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By Ron Allen

A Connecticut teacher was honored Tuesday with the highest honor from the White House: the National Teacher of the Year award.

Jahana Hayes, a social studies teacher at John F. Kennedy High School in Waterbury, Conn., was lauded by President Barack Obama with a "Crystal Apple" for her selection as America's leading educator.

Other teachers representing each state were also invited to the celebration, organized by the Council of Chief State School Officers to coincide with National Teacher Appreciation Day.

Hayes gushed with all the energy, enthusiasm and excitement that’s made her such a standout in the classroom.

President Barack Obama, right, honors the 2016 National Teacher of the Year, Jahana Hayes, left, and finalists in the East Room of the White House in Washington on May 3, 2016.Olivier Douliery / EPA

"It’s a little surprising (she) got this award because she’s shy and lacks enthusiasm," Obama joked as Hayes clapped her hands, pumped her arms and struggled to contain her glee as the president explained why she received this year's prize.

For the past 11 years at John F. Kennedy, Hayes has taught U.S. and world history, roots of American citizenship, and civics and geography. But some of the most memorable lessons she’s passed along to her students are much more basic: How to overcome the daily challenges of a difficult life.

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"Her principal says she gets through to students because she remembers what it’s like to be one of them," Obama said during the festivities.

Hayes grew up in public housing surrounded by poverty, violence and low expectations. She became a teenage mom and almost dropped out of school, but went on to become the first in her family to go to college.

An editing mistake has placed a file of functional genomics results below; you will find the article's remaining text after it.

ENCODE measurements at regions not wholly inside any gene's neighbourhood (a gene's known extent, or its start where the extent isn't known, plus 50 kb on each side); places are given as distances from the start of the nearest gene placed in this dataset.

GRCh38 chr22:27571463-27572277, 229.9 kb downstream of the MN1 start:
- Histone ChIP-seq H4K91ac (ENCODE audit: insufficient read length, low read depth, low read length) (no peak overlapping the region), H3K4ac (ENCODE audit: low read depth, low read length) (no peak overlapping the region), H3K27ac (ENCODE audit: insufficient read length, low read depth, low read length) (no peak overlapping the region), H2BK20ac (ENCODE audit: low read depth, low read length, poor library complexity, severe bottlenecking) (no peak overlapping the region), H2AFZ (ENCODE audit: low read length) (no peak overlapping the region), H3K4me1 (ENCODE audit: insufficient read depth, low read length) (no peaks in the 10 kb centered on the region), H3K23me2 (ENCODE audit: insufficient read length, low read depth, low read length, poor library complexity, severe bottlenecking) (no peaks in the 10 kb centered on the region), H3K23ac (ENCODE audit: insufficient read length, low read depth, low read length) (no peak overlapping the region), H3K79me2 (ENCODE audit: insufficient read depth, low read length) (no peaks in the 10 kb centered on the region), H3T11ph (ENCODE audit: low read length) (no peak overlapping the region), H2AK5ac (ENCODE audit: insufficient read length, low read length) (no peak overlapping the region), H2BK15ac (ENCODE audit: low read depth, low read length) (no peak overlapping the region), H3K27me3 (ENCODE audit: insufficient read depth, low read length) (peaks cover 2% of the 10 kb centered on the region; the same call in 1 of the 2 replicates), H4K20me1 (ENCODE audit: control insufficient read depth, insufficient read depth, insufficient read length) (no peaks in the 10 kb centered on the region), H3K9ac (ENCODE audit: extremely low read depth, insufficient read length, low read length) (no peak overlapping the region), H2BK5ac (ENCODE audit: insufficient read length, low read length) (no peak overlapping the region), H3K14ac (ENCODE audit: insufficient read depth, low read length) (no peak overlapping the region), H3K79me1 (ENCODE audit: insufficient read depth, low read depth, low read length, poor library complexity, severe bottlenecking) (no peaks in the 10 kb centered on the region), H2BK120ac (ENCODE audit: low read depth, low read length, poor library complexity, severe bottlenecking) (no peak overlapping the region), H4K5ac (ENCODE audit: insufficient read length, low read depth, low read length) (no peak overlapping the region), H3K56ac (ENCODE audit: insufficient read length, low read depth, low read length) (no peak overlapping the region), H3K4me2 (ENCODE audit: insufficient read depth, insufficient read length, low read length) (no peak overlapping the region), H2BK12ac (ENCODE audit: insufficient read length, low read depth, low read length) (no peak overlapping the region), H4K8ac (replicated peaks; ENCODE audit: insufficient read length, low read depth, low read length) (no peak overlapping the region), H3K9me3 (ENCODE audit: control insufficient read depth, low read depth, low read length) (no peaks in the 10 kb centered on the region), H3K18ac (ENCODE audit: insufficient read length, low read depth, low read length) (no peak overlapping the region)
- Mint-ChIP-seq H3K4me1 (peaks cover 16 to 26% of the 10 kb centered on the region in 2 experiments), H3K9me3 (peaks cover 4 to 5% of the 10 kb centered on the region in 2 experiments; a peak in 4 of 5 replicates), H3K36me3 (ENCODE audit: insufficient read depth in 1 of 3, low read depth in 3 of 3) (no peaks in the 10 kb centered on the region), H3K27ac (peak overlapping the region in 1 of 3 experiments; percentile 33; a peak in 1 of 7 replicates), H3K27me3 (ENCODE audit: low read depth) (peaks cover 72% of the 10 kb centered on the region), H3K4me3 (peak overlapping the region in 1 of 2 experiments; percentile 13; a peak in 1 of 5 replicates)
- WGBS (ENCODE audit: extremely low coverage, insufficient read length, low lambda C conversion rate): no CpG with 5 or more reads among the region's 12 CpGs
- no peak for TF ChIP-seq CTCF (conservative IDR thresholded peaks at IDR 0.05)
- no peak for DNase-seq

"I think my message is everybody has a gift and everyone can contribute to education."

"Like every teacher, I started as a student, and like many I know what it feels like to have a dream and exist in an environment where nothing is expected to thrive," Hayes said, choking back tears.

"I know what it feels like to struggle to find sunlight and constantly be met by concrete barriers," she added.

Hayes also achieved the honor because of her tireless work after school: She organized an event to raise money for cancer research after learning seven of her students had lost a parent to the disease. Hayes has also led walks to fight autism, efforts to feed the homeless and drives to register voters.

In addition, she heads the school theater project, and even won the school's "Dancing With the Stars" competition.

After receiving her crystal apple, Hayes reflected on the moment in the spotlight with her colleagues and the president. She said she felt "blessed — completely and totally blessed."

And what does she hope to achieve armed with the unexpected attention and acclaim?

"I want to start a dialogue where people know that it’s not just about what happens in the classroom — it's about communities and families working together to educate kids,” she told NBC News.

And she made this pitch for her often-beleaguered profession: "I think people have a traditional idea of what teachers look like," she said, "and I think my message is everybody has a gift and everyone can contribute to education."